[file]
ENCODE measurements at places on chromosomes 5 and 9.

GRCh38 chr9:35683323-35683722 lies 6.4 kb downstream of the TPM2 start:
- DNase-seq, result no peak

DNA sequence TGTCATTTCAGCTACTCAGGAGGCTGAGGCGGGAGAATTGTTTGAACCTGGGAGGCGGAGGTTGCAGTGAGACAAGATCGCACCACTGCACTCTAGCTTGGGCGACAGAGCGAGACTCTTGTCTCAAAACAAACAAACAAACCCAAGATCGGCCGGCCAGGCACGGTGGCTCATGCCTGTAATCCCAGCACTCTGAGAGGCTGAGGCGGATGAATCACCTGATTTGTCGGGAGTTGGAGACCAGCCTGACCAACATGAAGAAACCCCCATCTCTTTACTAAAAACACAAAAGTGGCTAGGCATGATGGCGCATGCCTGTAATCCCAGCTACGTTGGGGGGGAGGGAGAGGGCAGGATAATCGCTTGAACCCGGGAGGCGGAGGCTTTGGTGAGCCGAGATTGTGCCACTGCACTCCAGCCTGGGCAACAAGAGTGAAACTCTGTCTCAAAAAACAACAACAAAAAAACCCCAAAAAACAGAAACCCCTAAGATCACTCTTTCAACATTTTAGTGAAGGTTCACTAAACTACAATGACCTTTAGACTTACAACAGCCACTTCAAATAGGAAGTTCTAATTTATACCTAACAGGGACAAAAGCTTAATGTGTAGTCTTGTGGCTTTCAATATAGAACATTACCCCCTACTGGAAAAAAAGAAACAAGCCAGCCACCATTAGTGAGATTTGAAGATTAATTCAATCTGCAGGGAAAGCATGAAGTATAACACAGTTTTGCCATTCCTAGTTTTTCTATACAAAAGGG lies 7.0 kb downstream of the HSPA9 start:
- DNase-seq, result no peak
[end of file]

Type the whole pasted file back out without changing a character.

ENCODE measurements at places on chromosomes 5 and 9.

GRCh38 chr9:35683323-35683722 lies 6.4 kb downstream of the TPM2 start:
- DNase-seq, result no peak

DNA sequence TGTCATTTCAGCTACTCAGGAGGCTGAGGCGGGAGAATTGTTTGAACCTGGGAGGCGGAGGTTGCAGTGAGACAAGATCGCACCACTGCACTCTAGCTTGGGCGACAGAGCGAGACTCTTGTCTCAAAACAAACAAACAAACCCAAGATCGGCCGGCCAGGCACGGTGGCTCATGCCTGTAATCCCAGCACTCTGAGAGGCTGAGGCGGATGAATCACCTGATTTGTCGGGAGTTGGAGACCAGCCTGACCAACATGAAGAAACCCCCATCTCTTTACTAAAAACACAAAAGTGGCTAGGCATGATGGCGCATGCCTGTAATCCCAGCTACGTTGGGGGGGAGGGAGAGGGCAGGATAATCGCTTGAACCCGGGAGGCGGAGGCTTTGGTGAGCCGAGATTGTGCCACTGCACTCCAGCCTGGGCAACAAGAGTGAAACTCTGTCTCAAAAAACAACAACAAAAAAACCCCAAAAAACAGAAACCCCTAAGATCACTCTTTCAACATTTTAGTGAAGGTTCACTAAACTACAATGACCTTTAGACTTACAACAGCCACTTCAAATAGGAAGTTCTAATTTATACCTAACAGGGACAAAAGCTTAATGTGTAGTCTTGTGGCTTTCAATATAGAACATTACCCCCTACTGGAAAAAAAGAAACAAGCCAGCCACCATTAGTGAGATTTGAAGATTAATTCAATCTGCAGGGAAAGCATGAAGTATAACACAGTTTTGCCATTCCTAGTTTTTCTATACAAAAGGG lies 7.0 kb downstream of the HSPA9 start:
- DNase-seq, result no peak